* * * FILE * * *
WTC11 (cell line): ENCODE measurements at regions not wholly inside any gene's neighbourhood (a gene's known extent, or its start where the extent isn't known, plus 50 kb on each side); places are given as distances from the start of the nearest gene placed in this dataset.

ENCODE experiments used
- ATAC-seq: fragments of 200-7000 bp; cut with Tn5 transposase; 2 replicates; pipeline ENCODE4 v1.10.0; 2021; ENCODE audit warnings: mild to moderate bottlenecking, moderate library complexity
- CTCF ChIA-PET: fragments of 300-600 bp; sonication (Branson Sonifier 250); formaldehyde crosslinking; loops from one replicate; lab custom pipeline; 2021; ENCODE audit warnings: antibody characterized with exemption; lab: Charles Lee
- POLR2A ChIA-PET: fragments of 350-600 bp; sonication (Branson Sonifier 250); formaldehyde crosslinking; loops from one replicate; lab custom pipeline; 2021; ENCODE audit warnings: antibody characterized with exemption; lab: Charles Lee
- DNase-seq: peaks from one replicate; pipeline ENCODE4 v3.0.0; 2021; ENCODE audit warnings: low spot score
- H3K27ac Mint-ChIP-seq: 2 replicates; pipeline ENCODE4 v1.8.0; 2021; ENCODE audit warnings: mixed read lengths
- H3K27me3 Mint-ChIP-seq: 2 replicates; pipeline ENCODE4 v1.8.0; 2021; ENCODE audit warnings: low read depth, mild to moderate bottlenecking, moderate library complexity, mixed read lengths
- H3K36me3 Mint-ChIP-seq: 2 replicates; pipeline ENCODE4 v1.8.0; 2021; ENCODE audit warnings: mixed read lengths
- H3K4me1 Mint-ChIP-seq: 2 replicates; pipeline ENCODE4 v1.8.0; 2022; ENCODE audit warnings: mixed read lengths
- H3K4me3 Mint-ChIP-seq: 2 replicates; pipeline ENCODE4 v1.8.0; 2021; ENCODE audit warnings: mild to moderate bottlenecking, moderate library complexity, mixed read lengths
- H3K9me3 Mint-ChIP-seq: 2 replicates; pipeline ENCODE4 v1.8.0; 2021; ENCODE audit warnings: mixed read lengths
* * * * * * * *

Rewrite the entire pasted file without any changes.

WTC11 (cell line): ENCODE measurements at regions not wholly inside any gene's neighbourhood (a gene's known extent, or its start where the extent isn't known, plus 50 kb on each side); places are given as distances from the start of the nearest gene placed in this dataset.

ENCODE experiments used
- ATAC-seq: fragments of 200-7000 bp; cut with Tn5 transposase; 2 replicates; pipeline ENCODE4 v1.10.0; 2021; ENCODE audit warnings: mild to moderate bottlenecking, moderate library complexity
- CTCF ChIA-PET: fragments of 300-600 bp; sonication (Branson Sonifier 250); formaldehyde crosslinking; loops from one replicate; lab custom pipeline; 2021; ENCODE audit warnings: antibody characterized with exemption; lab: Charles Lee
- POLR2A ChIA-PET: fragments of 350-600 bp; sonication (Branson Sonifier 250); formaldehyde crosslinking; loops from one replicate; lab custom pipeline; 2021; ENCODE audit warnings: antibody characterized with exemption; lab: Charles Lee
- DNase-seq: peaks from one replicate; pipeline ENCODE4 v3.0.0; 2021; ENCODE audit warnings: low spot score
- H3K27ac Mint-ChIP-seq: 2 replicates; pipeline ENCODE4 v1.8.0; 2021; ENCODE audit warnings: mixed read lengths
- H3K27me3 Mint-ChIP-seq: 2 replicates; pipeline ENCODE4 v1.8.0; 2021; ENCODE audit warnings: low read depth, mild to moderate bottlenecking, moderate library complexity, mixed read lengths
- H3K36me3 Mint-ChIP-seq: 2 replicates; pipeline ENCODE4 v1.8.0; 2021; ENCODE audit warnings: mixed read lengths
- H3K4me1 Mint-ChIP-seq: 2 replicates; pipeline ENCODE4 v1.8.0; 2022; ENCODE audit warnings: mixed read lengths
- H3K4me3 Mint-ChIP-seq: 2 replicates; pipeline ENCODE4 v1.8.0; 2021; ENCODE audit warnings: mild to moderate bottlenecking, moderate library complexity, mixed read lengths
- H3K9me3 Mint-ChIP-seq: 2 replicates; pipeline ENCODE4 v1.8.0; 2021; ENCODE audit warnings: mixed read lengths